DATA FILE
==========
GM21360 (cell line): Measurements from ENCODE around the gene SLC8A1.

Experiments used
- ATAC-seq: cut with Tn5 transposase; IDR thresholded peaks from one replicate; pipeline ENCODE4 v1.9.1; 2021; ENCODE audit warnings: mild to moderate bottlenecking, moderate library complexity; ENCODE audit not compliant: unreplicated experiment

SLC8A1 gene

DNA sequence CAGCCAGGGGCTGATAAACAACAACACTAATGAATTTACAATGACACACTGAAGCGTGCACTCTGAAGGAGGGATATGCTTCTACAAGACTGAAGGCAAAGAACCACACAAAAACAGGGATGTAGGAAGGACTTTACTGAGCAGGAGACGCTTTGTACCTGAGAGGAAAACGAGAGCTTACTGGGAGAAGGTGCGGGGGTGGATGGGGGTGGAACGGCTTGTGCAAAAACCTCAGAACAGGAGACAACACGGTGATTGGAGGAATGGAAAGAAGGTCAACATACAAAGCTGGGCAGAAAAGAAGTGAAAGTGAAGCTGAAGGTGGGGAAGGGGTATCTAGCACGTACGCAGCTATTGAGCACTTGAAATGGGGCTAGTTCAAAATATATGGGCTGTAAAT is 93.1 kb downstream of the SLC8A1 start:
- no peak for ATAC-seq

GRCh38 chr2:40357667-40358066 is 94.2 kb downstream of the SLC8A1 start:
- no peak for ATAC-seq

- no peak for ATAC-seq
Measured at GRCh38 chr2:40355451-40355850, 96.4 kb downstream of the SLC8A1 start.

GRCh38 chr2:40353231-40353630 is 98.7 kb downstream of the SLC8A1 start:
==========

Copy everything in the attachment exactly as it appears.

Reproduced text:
GM21360 (cell line): Measurements from ENCODE around the gene SLC8A1.

Experiments used
- ATAC-seq: cut with Tn5 transposase; IDR thresholded peaks from one replicate; pipeline ENCODE4 v1.9.1; 2021; ENCODE audit warnings: mild to moderate bottlenecking, moderate library complexity; ENCODE audit not compliant: unreplicated experiment

SLC8A1 gene

DNA sequence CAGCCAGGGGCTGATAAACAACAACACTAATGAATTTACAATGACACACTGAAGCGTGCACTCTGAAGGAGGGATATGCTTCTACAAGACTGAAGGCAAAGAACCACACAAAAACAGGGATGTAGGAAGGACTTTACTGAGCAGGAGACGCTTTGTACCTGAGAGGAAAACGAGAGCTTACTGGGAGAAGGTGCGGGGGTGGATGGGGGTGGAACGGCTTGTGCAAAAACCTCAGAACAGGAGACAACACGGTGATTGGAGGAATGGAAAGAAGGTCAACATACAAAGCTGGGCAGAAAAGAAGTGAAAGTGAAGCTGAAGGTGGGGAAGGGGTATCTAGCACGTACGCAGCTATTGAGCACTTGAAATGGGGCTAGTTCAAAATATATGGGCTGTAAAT is 93.1 kb downstream of the SLC8A1 start:
- no peak for ATAC-seq

GRCh38 chr2:40357667-40358066 is 94.2 kb downstream of the SLC8A1 start:
- no peak for ATAC-seq

- no peak for ATAC-seq
Measured at GRCh38 chr2:40355451-40355850, 96.4 kb downstream of the SLC8A1 start.

GRCh38 chr2:40353231-40353630 is 98.7 kb downstream of the SLC8A1 start: